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Focusing on Kids’ Eye Safety

It's of paramount importance to know what sorts of toys are the safest and the most beneficial for kids.

Babies are born with only semi-formed vision. There aren't many things that encourage a child's visual development better than toys and activities that encourage hand-eye coordination and learning about spatial relationships. Good toys to encourage an infant's visual development in their first year of life include mobiles with geometric patterns or colors, and activity gyms with detachable and changeable objects, balls, books and puppets. Until they're 3 months old, babies can't completely see color, so high contrast black and white pictures of things like shapes and simple patterns are very helpful for encouraging visual development.

Children spend a lot of time playing with toys, so it's good for parents to know those toys are safe. A toy that is not age appropriate is often unsafe. Don't forget to make sure that the toy is right for their developmental stage. Despite the fact that toy companies include age and developmental appropriateness on packaging, you still need to be responsible, and not permit your child to play with toys that could lead to eye injury and loss of vision.

Look to see if your child's things are well-made and won't fall apart when they're used, and double-check any paint for finish used is non-toxic and not likely to peel or flake off. We all know that kids can be a little reckless, but they need to keep an eye out for balls and other things in the playground, like swinging ropes that may hit and cause harm to eyes. This can lead to a pretty serious injury such as a corneal abrasion, or a sub-conjunctival hemorrhage, which is a popped blood vessel. Other times, the result of the hit can show up years after the event, as a contributing cause of glaucoma or a premature cataract.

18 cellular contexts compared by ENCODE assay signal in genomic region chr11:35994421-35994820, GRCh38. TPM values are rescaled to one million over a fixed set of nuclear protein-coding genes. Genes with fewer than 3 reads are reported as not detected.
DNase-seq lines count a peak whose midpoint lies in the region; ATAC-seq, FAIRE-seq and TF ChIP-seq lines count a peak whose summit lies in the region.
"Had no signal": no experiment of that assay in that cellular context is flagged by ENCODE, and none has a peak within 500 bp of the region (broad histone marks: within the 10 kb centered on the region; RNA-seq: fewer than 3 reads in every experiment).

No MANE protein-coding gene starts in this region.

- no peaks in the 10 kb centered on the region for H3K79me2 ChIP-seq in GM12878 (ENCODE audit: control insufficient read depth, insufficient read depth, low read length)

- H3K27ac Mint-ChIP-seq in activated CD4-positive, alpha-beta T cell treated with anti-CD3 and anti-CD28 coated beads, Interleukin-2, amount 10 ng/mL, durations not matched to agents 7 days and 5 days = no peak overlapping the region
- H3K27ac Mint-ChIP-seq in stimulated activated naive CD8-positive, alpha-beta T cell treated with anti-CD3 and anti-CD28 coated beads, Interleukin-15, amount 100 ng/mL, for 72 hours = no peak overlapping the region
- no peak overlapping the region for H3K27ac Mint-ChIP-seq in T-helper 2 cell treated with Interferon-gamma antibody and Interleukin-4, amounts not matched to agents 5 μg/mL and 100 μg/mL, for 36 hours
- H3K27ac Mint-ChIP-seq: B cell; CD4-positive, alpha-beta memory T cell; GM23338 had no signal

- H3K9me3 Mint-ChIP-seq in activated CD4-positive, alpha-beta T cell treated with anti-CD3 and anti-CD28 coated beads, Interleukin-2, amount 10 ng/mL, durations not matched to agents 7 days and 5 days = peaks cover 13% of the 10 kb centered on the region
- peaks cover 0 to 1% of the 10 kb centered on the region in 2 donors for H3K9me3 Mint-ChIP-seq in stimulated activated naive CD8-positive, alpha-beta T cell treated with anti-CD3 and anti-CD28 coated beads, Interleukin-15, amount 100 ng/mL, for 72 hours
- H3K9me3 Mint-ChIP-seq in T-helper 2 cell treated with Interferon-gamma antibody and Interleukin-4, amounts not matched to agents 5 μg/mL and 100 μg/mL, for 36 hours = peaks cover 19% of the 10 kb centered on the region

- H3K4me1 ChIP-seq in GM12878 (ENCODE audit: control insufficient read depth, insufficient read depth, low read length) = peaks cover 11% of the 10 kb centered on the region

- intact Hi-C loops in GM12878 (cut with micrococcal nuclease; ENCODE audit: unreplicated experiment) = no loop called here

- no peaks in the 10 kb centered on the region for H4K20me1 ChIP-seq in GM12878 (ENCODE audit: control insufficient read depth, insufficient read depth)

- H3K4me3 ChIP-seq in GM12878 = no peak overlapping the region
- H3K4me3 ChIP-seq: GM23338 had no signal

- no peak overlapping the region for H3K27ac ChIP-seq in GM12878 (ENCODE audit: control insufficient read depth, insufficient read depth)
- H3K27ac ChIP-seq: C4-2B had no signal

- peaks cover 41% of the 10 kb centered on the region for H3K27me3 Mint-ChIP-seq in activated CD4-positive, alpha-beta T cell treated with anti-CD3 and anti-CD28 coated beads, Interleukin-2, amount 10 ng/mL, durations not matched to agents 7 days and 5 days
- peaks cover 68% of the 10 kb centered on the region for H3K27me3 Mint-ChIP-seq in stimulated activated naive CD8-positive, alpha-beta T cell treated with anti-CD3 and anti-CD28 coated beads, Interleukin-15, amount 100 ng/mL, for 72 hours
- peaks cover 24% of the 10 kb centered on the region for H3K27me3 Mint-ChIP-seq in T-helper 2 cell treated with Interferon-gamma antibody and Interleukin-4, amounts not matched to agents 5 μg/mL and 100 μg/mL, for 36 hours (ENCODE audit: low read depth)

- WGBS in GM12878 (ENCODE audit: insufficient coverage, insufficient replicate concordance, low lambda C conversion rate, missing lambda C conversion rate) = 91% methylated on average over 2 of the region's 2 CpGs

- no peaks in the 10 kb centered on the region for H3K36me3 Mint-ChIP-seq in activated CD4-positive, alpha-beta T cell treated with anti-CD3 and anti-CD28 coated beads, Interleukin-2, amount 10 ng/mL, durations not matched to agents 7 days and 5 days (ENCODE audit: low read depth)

Don't buy toys that have points or edges or sharp components for little kids, and check that things with long sticks, like pony sticks or toy brooms have rounded handles. Always pay attention when they play with those kinds of toys.

For kids below 6 years old, stay clear of toys with flying parts, like dart guns. Always supervise kids playing with those kinds of toys. On the other hand, when it comes to teens who play with chemistry sets or woodworking tools, always make sure they have safety goggles.

So the next time you're considering a gift, take note of the toy makers' warning about the intended age range for the toy. Be certain that toys you buy won't pose any harm to your child - even if they look really fun.